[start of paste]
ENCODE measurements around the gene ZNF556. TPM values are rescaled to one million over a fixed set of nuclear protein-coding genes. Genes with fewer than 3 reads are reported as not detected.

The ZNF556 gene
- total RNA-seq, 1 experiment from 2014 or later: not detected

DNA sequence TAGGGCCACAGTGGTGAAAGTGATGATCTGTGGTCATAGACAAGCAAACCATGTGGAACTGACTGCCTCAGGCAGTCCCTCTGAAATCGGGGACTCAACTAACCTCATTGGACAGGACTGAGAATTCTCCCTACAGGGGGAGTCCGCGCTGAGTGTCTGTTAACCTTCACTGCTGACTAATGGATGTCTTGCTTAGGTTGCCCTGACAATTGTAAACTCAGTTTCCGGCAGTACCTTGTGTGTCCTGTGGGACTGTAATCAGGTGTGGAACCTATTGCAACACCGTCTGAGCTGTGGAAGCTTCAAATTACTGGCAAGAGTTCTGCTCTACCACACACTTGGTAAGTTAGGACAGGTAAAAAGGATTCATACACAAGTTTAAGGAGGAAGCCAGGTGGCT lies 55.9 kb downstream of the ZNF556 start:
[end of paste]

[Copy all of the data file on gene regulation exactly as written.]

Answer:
ENCODE measurements around the gene ZNF556. TPM values are rescaled to one million over a fixed set of nuclear protein-coding genes. Genes with fewer than 3 reads are reported as not detected.

The ZNF556 gene
- total RNA-seq, 1 experiment from 2014 or later: not detected

DNA sequence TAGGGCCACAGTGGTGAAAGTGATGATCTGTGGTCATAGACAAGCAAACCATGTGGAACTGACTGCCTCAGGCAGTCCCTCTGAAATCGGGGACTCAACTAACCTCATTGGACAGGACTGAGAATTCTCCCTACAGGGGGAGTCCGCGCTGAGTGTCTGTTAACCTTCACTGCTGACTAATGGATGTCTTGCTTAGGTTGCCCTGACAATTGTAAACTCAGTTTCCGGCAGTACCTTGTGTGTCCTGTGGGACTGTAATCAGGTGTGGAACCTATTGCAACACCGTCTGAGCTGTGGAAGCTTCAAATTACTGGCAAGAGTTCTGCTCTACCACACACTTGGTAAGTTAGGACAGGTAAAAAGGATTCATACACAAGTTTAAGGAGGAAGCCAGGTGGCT lies 55.9 kb downstream of the ZNF556 start: